redfoot801 karma

This got me thinking...people are able to get tests and screenings done while their child is in the womb, somewhere around 20 weeks. So play the MoD technology forward and the same test emerges for your unborn infant.

I wonder if a birth mother would consider bringing a child into the world if they knew its fate. Would it change the child's rearing (think how Sarah Connor raised John Connor in between Terminator 1 and 2)?

Dibs on the story, editors.

jameslsutter1 karma

That's actually pretty much the idea beind "MISCARRIAGE," my story from the first MOD.

AW SNAP! TIME-TRAVEL DIBS! :D

Pentadact1 karma

I figured MoD had enough famous webcomic people in it to do well, but when I saw the celebrity books debuting that day, I figured topping the Amazon charts was out of the question. I got to watch us beat each one in turn on other people's phones while we were out for celebratory drinks.

My other projects are writing about games for PC Gamer and making the game Gunpoint, so there probably aren't many people who know me from all three. But MoD's success definitely makes it easier to pursue any other literary stuff I want to do.

Thanks for backing the game!

SignZ2 karma

@RobertCWilson: THANK YOU for writing Chronos, it's my favorite book in my shelf. :) I'm a big fan of time travel stories, be it books, movies, games or TV shows. The great thing with books is that you can use your immagination. Anyway, thank you very much for your great books. Reading Spin for the first time now and loving it!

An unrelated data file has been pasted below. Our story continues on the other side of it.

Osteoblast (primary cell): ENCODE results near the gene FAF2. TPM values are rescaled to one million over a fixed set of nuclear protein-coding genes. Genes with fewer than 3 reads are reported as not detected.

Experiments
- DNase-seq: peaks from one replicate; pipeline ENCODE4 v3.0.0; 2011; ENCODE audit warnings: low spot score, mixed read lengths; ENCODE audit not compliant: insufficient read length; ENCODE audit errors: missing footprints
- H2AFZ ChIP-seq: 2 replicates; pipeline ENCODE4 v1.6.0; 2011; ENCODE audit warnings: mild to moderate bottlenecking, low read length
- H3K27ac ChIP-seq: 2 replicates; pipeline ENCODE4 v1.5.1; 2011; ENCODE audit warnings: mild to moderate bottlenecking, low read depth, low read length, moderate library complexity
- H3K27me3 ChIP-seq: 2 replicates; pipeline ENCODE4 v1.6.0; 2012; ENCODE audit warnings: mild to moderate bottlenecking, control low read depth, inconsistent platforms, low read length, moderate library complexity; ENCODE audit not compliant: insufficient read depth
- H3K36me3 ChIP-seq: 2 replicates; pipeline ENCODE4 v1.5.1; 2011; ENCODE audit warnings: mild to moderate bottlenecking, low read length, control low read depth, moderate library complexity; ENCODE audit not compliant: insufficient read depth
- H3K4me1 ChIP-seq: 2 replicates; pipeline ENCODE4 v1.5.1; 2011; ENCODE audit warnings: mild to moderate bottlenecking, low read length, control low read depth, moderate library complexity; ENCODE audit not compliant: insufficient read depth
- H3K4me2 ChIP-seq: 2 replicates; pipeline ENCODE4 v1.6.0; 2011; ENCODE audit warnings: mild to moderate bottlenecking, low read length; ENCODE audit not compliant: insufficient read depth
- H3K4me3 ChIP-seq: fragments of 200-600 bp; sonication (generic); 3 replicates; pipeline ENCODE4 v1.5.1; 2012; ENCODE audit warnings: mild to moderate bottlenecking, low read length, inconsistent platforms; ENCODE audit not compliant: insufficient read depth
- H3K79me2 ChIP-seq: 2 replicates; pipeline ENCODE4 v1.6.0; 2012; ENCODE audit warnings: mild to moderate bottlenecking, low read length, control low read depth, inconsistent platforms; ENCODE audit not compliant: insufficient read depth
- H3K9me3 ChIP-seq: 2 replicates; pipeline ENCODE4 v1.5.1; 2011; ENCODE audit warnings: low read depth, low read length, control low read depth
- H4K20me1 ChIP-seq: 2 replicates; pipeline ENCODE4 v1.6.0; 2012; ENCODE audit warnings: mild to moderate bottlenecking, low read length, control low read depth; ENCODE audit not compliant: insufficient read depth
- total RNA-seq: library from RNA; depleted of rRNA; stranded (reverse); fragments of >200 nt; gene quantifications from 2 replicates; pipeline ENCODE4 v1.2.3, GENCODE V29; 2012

RobertCWilson3 karma

Thanks! I currently have another time-travel novel under contract, though it hasn't been written yet. It's called THE LAST YEAR. Can't say much about it yet, but I think it will be fun to write. Research-intensive, but fun.

cowboyjones922 karma

Hey Ryan,

How long does it take to finish one Adventure Time Comic?

Also, I'm a big fan.

qwantz3 karma

Hey thanks!

I just have to write 'em, so I've got the easy job. The outline usually takes about 2 weeks of off-and-on thinking and writing (you want the story to be awesome), and then each issue takes about two weeks too.

I generally can only write about 5 pages of comics a day until they start to get sucky, and it's nice to have some time off between pages to think about things, and to revisit the pages you've already written with a fresh eye.

FUN FACT: by the time the comics are done I have usually broken from my outline in at least three major ways. The current arc is a great example: it's about Ice King, Finn, and Jake on a dungeon crawl. The outline has Ice King staying behind and never entering a single dungeon, and to that I can only say, hah hah what was I even thinking?

yourperfectsunday2 karma

Gentlemen/Gentleladies

Your ebooks are amazing. Now if you could, please describe your perfect Sunday.

RobertCWilson2 karma

Not all of us are gentlemen, literally or figuratively... Perfect Sunday? Reading in a sunny spot by a window, writing longhand in a ruled notebook, watching other people go to church.

qwantz2 karma

Brunch with pals, then second brunch with pals.

cmpriest2 karma

A lot of sleep, daytime drinking, and video games.

Pentadact2 karma

This is making me realise I do not brunch enough.

jameslsutter1 karma

Brunch with friends, band practice with Brides of the Lizard God (my new hair metal group), then backyard pizza and cuddle piles.

thekitastrophe1 karma

2500 words before 7am, brisket and chicken in the smoker, games with my kids, and letting my wife have her way with me. Oh, and the Sox beating the Yankees, of course.

shen-an-doah2 karma

Cherie: Any current plans or just a slim possibility that you might visit the UK? And that you might visit somewhere near Leicester? ¬_¬